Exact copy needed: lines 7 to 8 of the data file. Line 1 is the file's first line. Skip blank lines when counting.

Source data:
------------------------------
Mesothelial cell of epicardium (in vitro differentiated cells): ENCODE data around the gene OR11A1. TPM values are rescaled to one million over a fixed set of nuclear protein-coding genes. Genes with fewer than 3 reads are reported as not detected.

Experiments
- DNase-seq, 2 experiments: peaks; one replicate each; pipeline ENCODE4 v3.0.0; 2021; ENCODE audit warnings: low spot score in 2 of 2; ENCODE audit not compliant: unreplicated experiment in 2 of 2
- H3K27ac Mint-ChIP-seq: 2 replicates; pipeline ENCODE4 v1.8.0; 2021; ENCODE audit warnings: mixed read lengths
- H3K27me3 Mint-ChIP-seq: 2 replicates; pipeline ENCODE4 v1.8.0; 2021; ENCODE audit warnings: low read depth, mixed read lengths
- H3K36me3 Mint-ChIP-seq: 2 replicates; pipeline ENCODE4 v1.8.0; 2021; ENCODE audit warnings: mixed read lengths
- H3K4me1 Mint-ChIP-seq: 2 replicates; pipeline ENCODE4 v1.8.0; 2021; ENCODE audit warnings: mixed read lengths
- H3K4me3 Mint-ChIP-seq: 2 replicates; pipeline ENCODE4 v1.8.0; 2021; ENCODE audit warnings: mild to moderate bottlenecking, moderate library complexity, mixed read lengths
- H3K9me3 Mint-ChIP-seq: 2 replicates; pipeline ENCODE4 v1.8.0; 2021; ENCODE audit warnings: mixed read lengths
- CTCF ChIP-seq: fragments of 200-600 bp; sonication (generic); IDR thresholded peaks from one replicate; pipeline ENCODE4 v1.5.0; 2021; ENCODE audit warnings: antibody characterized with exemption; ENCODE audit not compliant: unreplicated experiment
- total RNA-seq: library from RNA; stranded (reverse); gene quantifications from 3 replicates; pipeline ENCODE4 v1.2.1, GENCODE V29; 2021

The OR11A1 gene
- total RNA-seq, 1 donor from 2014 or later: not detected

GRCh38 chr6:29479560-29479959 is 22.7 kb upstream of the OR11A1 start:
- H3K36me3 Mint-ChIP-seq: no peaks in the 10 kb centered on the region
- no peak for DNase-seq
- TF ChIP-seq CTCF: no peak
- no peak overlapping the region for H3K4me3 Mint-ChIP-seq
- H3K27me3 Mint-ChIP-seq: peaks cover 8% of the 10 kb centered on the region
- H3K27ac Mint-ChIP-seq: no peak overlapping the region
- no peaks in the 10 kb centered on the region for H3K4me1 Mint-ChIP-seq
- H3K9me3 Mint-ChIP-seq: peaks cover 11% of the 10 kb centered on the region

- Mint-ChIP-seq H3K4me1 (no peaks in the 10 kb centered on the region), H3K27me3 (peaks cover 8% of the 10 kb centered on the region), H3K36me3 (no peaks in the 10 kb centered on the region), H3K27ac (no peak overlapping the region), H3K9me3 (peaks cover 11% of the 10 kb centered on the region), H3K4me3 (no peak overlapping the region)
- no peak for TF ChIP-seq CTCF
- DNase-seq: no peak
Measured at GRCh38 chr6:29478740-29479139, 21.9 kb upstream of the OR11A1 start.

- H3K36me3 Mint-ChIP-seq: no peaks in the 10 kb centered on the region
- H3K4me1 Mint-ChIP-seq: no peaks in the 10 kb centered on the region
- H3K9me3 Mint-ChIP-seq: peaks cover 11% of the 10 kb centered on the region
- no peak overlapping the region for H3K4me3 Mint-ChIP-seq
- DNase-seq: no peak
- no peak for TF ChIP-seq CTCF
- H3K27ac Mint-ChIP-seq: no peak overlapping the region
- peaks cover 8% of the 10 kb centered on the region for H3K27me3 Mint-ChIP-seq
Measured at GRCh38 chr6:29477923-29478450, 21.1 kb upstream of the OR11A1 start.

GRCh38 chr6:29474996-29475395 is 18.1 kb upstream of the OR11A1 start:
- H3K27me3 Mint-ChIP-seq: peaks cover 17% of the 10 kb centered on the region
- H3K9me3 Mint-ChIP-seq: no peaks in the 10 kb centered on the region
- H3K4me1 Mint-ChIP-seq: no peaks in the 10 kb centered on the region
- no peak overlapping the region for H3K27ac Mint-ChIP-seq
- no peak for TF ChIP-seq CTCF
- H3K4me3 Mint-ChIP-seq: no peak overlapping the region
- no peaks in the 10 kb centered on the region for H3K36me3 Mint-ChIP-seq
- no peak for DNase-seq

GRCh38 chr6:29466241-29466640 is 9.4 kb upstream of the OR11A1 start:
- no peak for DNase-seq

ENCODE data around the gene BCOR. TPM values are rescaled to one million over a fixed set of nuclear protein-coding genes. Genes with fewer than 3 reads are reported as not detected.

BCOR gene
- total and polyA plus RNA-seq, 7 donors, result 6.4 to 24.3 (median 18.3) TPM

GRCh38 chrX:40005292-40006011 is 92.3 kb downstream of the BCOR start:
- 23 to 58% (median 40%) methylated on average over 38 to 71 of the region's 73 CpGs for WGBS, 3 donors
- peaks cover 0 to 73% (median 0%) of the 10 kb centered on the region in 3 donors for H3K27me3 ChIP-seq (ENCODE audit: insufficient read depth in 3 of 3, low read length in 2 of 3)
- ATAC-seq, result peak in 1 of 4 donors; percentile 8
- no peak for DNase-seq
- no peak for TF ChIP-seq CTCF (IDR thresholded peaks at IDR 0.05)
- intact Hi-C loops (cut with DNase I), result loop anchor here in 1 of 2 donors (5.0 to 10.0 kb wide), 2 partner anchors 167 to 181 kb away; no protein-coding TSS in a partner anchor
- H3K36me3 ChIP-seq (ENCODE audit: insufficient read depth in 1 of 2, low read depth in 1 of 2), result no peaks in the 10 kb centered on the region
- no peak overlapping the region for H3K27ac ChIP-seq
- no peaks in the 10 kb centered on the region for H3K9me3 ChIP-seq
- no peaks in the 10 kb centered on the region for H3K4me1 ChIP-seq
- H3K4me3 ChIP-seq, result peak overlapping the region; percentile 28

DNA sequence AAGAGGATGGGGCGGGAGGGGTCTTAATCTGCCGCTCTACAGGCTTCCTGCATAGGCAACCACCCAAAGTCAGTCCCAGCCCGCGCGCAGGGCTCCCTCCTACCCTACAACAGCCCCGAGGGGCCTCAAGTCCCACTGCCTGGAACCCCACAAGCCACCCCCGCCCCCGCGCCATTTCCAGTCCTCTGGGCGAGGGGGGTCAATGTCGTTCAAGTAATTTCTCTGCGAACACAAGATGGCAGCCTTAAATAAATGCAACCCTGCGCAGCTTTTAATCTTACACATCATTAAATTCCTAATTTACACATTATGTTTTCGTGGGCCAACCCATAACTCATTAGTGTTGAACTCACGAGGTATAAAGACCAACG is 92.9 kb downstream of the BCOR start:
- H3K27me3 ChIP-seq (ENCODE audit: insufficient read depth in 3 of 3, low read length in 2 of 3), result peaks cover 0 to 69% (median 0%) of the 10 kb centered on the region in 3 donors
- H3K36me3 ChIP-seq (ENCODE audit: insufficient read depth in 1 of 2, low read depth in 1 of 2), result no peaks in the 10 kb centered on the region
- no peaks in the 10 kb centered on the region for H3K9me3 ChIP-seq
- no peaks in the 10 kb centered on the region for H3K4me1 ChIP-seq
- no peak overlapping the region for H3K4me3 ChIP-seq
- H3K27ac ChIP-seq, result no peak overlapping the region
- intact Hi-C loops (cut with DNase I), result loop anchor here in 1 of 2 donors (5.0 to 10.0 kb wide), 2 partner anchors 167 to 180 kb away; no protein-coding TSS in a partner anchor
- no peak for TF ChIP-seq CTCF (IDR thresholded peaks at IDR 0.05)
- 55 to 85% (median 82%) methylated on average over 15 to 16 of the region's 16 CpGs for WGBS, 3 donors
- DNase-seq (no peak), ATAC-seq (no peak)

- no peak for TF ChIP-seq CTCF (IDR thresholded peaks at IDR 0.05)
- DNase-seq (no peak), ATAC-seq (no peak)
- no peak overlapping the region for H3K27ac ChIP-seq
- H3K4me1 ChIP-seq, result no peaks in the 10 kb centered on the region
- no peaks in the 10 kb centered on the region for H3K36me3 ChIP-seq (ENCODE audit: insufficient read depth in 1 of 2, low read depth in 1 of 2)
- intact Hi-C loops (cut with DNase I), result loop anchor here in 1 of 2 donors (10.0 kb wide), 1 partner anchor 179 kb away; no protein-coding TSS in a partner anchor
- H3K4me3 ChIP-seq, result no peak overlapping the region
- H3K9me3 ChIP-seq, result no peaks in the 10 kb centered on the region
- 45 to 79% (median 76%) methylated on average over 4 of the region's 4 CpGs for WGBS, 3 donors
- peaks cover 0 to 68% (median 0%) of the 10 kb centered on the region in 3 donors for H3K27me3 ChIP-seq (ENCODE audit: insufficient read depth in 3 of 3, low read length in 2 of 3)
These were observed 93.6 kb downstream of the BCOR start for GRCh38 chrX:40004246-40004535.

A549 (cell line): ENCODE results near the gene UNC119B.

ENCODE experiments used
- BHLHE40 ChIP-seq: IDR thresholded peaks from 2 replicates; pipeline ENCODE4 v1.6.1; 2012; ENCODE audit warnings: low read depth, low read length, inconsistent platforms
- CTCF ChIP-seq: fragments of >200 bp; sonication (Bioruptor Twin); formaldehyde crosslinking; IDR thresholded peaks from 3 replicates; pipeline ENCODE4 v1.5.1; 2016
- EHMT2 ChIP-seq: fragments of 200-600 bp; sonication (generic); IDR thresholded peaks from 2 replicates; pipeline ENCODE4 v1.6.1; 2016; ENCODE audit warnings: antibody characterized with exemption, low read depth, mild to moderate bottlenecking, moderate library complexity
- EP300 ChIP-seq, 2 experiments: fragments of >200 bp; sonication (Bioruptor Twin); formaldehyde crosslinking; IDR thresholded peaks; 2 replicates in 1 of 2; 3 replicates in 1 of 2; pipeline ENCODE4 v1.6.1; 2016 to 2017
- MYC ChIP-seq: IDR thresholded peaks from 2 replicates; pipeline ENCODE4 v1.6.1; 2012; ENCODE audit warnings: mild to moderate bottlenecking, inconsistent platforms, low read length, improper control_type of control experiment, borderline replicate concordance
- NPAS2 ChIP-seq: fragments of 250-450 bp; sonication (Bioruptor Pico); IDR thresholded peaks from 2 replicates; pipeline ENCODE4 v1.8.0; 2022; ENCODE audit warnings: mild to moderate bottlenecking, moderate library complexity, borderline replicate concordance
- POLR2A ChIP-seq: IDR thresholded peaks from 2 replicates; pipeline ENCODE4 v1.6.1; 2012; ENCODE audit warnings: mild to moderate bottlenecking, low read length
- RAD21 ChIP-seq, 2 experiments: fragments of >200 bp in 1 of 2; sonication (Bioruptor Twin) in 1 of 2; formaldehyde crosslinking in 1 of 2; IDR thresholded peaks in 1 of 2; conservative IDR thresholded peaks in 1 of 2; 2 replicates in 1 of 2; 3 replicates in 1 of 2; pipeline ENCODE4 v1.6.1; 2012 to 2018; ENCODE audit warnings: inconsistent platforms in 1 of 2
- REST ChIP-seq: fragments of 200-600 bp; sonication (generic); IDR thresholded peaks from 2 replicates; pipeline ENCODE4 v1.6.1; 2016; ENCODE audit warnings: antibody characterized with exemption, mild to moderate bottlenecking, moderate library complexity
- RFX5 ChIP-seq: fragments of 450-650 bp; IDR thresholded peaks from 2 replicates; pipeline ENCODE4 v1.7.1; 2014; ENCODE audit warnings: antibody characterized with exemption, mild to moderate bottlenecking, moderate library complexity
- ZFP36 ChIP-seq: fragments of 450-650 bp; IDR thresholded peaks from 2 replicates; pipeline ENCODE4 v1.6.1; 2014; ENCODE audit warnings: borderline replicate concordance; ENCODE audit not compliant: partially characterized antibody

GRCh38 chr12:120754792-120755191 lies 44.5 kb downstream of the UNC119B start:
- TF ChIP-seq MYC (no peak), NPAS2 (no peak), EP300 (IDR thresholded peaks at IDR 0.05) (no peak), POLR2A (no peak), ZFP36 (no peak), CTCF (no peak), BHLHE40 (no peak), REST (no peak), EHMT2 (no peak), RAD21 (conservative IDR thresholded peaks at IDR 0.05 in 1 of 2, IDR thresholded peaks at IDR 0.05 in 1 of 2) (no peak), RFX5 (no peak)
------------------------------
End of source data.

- H3K4me1 Mint-ChIP-seq: 2 replicates; pipeline ENCODE4 v1.8.0; 2021; ENCODE audit warnings: mixed read lengths
- H3K4me3 Mint-ChIP-seq: 2 replicates; pipeline ENCODE4 v1.8.0; 2021; ENCODE audit warnings: mild to moderate bottlenecking, moderate library complexity, mixed read lengths